• History and Examination

     A 41 year old female presents to the outpatient clinic with a progressive history of lower extremity weakness. Her legs have progressively lost strength in the last few years to the point where she has been non-ambulatory for the past 2-3 months.

    The patient has no relevant past medical history and no family history of any similar conditions. She relates that she had spinal surgery seven years ago for a “cyst” of some kind. Prior to that surgery she was having similar symptoms, which abated for a short time postoperatively and then began to recur.

    Cranial nerves II-XII are intact
    DTRs – 2+ upper extremities, 3+ lower extremities
    Strength- 5/5 upper extremities
        3/5 bilateral lower extremities
    + Clonus bilateral lower extremities
    Slightly decreased pinprick sensation from T5 dermatome down

    Preoperative Imaging from Prior Surgery

    Current Imaging 1

    Current Imaging 2

    Current Imaging 4

    1. Based on the information available, what is your presumed diagnosis?

    2. What surgery will be required to address the pathology?

    3. What are the next steps after exposure and dural opening?

    4. Which of the following describes you?

    5. I practice in one of the following locations:



    Would have liked to know the previous surgery findings

    Nice case

    Would like to see more detailed imaging

    Case Explanation:

    The MR imaging in this case is suggestive of a  recollection of the previously-drained arachnoid cyst. In addition, the tenting and angulation of the spinal cord anteriorly raises the possibility of spinal cord herniation through an anterior dural defect. Often a CT myelogram will help to demonstrate cysts, herniation, and whether communication exists between the cyst and intradural CSF.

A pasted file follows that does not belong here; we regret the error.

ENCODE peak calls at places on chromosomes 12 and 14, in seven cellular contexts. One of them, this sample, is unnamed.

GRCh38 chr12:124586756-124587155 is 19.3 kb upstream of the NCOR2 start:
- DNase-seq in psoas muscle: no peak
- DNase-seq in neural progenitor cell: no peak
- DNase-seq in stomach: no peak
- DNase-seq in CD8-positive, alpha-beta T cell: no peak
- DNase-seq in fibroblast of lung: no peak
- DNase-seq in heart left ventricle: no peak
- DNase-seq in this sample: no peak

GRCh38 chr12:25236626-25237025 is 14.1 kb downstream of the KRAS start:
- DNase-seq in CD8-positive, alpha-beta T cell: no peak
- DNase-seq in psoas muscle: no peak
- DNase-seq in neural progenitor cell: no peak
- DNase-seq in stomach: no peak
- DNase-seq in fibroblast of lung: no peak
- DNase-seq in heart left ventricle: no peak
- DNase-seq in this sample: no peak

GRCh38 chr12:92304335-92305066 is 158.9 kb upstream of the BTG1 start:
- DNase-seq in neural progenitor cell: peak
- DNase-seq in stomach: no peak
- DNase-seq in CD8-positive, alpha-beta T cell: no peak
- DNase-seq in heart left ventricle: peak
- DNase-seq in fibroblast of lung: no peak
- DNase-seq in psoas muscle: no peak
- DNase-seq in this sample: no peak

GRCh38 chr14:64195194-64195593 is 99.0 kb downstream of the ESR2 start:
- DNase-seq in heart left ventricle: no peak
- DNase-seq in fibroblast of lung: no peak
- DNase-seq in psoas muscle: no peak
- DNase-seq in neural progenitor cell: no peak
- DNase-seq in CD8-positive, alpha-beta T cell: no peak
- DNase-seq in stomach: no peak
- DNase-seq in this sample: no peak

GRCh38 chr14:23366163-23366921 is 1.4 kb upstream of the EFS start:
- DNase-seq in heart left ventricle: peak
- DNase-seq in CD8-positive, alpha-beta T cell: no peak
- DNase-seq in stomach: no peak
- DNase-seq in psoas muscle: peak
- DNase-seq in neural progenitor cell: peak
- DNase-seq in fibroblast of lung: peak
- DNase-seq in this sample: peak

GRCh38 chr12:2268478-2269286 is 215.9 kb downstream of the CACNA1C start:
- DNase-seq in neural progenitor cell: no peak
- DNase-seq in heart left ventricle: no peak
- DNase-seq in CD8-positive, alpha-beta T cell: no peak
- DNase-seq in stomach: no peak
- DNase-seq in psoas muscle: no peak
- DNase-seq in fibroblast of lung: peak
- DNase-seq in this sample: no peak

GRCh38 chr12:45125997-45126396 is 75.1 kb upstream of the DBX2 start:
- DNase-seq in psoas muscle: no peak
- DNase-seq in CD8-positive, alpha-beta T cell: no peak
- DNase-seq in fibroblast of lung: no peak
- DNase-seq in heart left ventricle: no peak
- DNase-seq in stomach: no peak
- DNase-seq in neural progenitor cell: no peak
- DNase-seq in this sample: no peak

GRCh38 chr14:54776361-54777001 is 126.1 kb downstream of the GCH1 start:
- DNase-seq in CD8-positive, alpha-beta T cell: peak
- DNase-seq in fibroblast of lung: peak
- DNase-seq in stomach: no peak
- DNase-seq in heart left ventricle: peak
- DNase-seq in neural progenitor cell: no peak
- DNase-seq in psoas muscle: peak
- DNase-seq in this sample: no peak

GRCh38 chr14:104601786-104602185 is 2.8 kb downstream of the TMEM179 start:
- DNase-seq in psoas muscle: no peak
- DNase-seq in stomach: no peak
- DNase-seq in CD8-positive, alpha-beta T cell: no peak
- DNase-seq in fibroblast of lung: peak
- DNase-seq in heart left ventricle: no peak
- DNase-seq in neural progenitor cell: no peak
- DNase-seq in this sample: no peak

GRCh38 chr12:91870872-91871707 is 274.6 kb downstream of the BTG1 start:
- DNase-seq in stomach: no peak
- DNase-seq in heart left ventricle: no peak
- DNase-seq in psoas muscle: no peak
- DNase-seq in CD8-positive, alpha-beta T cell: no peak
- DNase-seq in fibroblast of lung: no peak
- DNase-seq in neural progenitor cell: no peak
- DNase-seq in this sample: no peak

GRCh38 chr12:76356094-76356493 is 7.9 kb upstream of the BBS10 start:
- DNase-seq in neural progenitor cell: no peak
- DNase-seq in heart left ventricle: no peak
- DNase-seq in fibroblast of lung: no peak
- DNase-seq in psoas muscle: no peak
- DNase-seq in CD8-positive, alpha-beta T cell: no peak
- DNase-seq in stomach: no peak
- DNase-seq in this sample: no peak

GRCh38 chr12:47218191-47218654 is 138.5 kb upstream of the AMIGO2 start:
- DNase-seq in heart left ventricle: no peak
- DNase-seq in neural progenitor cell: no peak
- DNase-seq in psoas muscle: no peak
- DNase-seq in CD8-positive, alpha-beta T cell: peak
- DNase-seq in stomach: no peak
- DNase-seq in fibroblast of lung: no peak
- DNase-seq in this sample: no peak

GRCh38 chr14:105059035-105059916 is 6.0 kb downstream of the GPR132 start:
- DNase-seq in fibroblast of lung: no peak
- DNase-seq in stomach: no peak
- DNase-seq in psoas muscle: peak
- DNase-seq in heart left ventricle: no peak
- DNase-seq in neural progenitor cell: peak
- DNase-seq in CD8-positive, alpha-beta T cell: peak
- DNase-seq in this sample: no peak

The myelogram shows more clearly what appears to be herniation anteriorly. This is likely causing a tethering phenomenon resulting in myelopathy. When considering the operative approach a laminectomy alone, like that used in the patient’s prior surgery, may not provide safe access to the anterior cord. A modified costotranversectomy or at least facetectomy will be required to visualize the anterior portion of the dura. A transthoracic approach is not required.
    Surgical intervention aims to both relieve the tethering phenomenon and prevent re-tethering through the dural defect. Although suturing the defect is possible this is often not feasible. Sewing a patch or sling is an acceptable option if the anatomy will allow.Should this fail, increasing the length of the dural opening is also an accepted technique. The larger hole prevents the spinal cord from becoming trapped, and symptomatic CSF leak from the anterior opening is very rare in these cases.


    • Barrenechea IJ, Lesser JB, Gidekel AL, Turjanski L, Perin NI. Diagnosis and treatment of spinal cord herniation: a combined experience. J Neurosurg Spine. 2006 Oct;5(4):294-302.
    • Berg-Johnsen J, Ilstad E, Kolstad F, Züchner M, Sundseth J. Idiopathic ventral spinal cord herniation: an increasingly recognized cause of thoracic myelopathy. J Cent Nerv Syst Dis. 2014 Oct 1;6:85-91. doi: 10.4137/JCNSD.S16180. eCollection 2014.
    • Watanabe M, Chiba K, Matsumoto M, Maruiwa H, Fujimura Y, Toyama Y. Surgical management of idiopathic spinal cord herniation: a review of nine cases treated by the enlargement of the dural defect. J Neurosurg. 2001 Oct;95(2 Suppl):169-72.
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